Belfast Telegraph

PSNI given £210m to tackle Northern Ireland terrorism

Dissident threat 'severe' but progress on tackling paramilitaries

By Jonathan Bell

Over £210m in funding has been allocated to police to tackle terrorism in Northern Ireland in the past two years, with £160m earmarked this year specifically to crack down on dissident republicans.

In a statement to MPs on the security situation, Secretary of State James Brokenshire said the threat level from dissident republicans in Northern Ireland remained at 'severe', the highest level meaning an attack was "highly likely". In Britain it remains 'substantial' meaning an attack was a "strong possibility".

He said, however, there had been progress on dealing with paramilitaries and diverting people away from their clutches and into community work. 

The secretary of State detailed how there had been four attacks in the past year blamed on dissident republicans. This compares to 16 in 2015 and 40 in 2010.

"Although there has been a reduction," Mr Brokenshire said, "terrorist attack planning continues with lethal intent and capability. Vigilance in the face of this continuing threat remains essential."

Welcoming the sentencing of former Royal Marine Ciaran Maxwell who was convicted over republican terrorist offences, Mr Brokenshire said the 23-year term demonstrated the harm he posed and how his capture had "undoubtedly saved lives".

The MP said progress had been made in terms of tackling both republican and loyalist paramilitaries. He outlined how there had been two paramilitary-related deaths, 19 people shot in paramilitary shootings and 57 assault victims this year up to the end of September.

The perpetrators are criminals who use the cloak of paramilitary activity to line their own pockets and impoverish communities.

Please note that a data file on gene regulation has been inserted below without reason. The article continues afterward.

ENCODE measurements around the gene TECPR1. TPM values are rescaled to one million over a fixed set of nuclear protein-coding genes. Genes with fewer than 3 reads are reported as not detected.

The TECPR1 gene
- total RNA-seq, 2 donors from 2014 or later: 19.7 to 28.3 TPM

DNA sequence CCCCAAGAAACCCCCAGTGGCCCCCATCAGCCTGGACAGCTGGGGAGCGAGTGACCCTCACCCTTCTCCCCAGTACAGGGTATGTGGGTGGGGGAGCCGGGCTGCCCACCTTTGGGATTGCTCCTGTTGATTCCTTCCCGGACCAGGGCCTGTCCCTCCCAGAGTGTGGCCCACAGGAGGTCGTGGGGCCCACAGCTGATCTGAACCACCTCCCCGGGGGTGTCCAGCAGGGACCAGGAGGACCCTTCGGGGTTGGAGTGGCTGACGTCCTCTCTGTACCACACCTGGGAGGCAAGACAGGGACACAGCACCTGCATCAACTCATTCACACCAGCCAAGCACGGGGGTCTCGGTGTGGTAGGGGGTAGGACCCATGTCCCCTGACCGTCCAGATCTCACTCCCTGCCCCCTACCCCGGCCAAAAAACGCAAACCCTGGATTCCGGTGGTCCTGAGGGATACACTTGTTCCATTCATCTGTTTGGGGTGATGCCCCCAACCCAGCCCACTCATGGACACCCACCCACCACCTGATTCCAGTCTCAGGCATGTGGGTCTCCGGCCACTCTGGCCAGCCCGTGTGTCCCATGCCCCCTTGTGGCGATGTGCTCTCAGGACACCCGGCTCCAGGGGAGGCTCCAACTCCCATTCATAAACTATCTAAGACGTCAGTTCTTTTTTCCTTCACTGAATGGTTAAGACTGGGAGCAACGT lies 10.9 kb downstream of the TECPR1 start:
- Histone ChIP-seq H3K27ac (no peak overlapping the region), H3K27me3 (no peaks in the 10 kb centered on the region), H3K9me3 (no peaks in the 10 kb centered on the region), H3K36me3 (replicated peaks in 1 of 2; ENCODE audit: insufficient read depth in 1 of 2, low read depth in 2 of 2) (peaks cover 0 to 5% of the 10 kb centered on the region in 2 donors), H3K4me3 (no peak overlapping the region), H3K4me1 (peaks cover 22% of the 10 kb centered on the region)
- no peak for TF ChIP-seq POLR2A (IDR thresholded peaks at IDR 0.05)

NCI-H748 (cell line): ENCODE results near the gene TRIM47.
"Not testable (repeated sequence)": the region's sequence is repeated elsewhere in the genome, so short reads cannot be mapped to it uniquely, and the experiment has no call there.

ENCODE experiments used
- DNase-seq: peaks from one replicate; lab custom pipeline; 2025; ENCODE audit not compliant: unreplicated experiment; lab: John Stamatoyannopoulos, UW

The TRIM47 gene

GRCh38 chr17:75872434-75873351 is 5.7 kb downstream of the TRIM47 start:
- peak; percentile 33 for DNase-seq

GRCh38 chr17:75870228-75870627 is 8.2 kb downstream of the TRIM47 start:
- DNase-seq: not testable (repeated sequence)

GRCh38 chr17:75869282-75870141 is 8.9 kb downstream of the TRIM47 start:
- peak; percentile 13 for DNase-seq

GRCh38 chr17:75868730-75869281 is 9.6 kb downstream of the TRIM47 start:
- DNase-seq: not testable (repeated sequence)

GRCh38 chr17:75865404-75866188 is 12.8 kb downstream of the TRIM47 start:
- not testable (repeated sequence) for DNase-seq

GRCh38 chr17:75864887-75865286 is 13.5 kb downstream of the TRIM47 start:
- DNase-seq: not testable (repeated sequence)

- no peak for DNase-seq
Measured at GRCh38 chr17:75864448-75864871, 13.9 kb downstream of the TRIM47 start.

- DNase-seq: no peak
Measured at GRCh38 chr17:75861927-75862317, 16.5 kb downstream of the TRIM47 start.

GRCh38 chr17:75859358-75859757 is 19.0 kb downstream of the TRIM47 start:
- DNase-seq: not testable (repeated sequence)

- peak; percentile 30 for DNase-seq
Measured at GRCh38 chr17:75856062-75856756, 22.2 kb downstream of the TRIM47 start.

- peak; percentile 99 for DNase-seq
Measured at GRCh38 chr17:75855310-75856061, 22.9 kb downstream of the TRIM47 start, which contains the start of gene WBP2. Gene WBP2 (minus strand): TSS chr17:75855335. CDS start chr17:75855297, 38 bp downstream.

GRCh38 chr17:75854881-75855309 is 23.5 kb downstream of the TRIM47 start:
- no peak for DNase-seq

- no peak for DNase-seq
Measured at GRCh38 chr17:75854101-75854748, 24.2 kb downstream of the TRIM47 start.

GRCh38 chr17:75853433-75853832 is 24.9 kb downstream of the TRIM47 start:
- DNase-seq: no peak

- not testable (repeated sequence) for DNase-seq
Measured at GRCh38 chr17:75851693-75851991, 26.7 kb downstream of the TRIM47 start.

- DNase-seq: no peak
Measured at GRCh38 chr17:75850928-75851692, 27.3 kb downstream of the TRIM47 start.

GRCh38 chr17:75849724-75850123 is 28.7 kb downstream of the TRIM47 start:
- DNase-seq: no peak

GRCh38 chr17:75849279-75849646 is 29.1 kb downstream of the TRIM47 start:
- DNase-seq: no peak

This month marks the 10th anniversary of Mi5 taking responsibility from the PSNI on matters of national security intelligence. James Brokenshire said in the past two years £210m has been allocated to fund the fight against terrorism in Northern Ireland.

This year a £160m fund was made available to directly target dissident republicans and there was also a 30% increase in cross-government spending on counter-terrorism. No detail was provided on what that figure was and the Northern Ireland Office said it did not have those figures to give. Through the Fresh Start agreement in 2015 another £50m was made available between 2016 and 2021 to tackle paramilitarism.

"This Government is strongly supporting ongoing efforts to tackle the scourge of paramilitarism and organised crime in Northern Ireland," Mr Brokenshire continued.

As of the end of September almost 100 arrests and 200 searches had been made in relation to paramilitary activity with 66 people charged or reported to the Public Prosecution Service. Around £450,000 worth of criminal assets have been including £157,000 in cash, along with drugs worth around £230,000, guns, ammunition and pipe bombs and other items.

Mr Brokenshire added: "Significant progress has been made, but the severe threat from violent dissident republican terrorist groups remains and we must be vigilant to this.

"There are still those who wish to murder public servants and commit acts of terror. Many people still live in fear of paramilitaries. Through the excellent work of PSNI, MI5 and security partners including An Garda Siochana, we will continue to bring those who seek to cause harm in our society to justice."

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